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Peacekeepers Shouldn’t Always Be Peaceful
The United Nations needs to accept that it's possible to fight and broker peace agreements at the same time.
Almost two decades ago, United Nations Secretary-General Kofi Annan asked Lakhdar Brahimi, one of the most experienced diplomats to have ever served the U.N., to chair a commission to examine the peacekeeping disasters of the 1990s, from Bosnia to Somalia and Rwanda, to see if any lessons could be learned. His hard-hitting report guided my actions as head of U.N. peacekeeping from 2000 to 2008. And its recommendation to “tell the Security Council what it needs to know, not what it wants to hear” is as valid as ever — which is why we must acknowledge that peacekeeping today has changed dramatically since the Brahimi Report’s publication in 2000.
Another key recommendation of the report was not to send peacekeepers where there was no peace to keep. But most peacekeeping missions are now deployed precisely in such places. Moreover, terrorism, almost absent in 2000, is present in several countries where peacekeepers are deployed, because it thrives on civil wars. Containing violence and stopping the spread of terrorism have thus displaced earlier ambitions of state-building, which have proven much harder to fulfill than anticipated.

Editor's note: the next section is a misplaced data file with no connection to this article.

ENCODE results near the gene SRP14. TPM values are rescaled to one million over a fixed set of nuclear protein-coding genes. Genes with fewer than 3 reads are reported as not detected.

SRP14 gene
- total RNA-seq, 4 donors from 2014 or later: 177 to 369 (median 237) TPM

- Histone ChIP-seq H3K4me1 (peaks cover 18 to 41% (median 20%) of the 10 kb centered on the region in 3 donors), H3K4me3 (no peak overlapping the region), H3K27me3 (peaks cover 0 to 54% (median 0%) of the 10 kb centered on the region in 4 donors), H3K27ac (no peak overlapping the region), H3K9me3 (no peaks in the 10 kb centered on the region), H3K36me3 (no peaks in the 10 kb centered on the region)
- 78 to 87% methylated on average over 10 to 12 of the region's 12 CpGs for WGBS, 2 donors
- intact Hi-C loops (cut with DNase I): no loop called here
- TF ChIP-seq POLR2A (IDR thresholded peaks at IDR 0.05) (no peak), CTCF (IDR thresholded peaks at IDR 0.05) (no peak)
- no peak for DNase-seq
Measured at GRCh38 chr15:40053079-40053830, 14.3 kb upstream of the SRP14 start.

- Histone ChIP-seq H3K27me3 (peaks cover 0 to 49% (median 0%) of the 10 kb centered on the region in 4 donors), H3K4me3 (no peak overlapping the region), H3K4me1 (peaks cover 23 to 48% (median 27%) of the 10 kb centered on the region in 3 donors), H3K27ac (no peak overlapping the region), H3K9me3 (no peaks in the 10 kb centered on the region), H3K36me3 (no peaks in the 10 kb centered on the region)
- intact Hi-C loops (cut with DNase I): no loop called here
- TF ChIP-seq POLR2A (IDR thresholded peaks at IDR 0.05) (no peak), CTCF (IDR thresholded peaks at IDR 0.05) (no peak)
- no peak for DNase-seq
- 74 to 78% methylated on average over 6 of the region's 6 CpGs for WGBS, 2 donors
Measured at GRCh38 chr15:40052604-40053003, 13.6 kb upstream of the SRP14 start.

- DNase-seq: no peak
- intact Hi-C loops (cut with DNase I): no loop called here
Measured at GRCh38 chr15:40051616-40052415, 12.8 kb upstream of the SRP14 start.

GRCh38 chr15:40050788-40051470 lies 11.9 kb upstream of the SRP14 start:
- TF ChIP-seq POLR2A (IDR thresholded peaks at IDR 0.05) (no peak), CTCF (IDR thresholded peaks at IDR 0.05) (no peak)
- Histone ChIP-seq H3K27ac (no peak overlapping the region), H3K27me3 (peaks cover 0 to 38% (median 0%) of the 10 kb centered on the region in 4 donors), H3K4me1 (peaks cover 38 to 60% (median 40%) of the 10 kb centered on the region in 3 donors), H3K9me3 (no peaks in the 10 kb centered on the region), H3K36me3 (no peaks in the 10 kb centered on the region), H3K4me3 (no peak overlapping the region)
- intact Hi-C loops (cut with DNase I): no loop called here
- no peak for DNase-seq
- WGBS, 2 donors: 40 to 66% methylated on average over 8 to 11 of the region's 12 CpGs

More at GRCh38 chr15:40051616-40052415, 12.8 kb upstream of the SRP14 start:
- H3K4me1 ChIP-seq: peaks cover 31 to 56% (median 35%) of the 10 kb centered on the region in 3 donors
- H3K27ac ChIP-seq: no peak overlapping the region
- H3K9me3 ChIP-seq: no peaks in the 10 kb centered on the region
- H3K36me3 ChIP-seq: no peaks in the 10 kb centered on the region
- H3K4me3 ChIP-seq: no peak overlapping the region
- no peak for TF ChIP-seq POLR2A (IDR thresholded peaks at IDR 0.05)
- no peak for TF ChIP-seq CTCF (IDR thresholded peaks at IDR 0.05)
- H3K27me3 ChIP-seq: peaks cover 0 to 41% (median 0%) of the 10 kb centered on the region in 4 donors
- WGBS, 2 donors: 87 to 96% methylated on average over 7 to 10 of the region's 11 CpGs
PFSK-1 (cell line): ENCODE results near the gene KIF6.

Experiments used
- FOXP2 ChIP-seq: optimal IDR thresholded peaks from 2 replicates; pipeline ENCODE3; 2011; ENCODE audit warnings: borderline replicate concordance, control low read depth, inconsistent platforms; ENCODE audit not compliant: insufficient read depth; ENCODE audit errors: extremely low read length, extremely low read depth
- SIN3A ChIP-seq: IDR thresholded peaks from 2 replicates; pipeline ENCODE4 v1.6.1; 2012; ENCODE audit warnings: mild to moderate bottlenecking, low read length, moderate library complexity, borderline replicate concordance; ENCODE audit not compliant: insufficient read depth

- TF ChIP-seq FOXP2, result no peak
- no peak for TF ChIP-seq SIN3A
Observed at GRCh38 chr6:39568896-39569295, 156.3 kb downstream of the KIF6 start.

Together, these changes have transformed the operational environment of peacekeeping — and increased the threat to peacekeepers. (The U.N. mission in Mali, for instance, has lost more peacekeepers to hostile actions than any U.N. mission since Yugoslavia.) That’s why Secretary-General António Guterres is correct to have launched a review of peace operations. The world must decide how it now understands, and plans to use, peace operations.
The U.N. faces a dilemma: Its most important comparative advantage is its impartiality. Traditionally, peacekeepers have been provided by countries that did not have a national stake in the conflict, and thus had little incentive to join any fighting. In recent years, countries — especially those that neighbor a given conflict — have volunteered for peacekeeping for precisely the opposite reason: because they had an interest in the outcome. Tanzania, for instance, deployed in the Democratic Republic of the Congo, just as Ethiopia and Kenya have deployed in the U.N.-supported African Union mission in Somalia. In such situations, the peacekeepers from these countries also have incentive to take greater military risks in their engagement with the conflicts, in accordance with their political objectives.
Can one fight and broker a peace agreement at the same time? The short answer is yes, because peace will often have enemies. Terrorists need to be defeated, and spoilers need to be deterred: Sabotaging a peace process should not be cost-free. But the reality is complex. A big part of defeating terrorism, as well as marginalizing spoilers, is separating hardcore terrorists with a transnational agenda, or criminal actors who benefit from war, from those whose grievances should be addressed in a political process.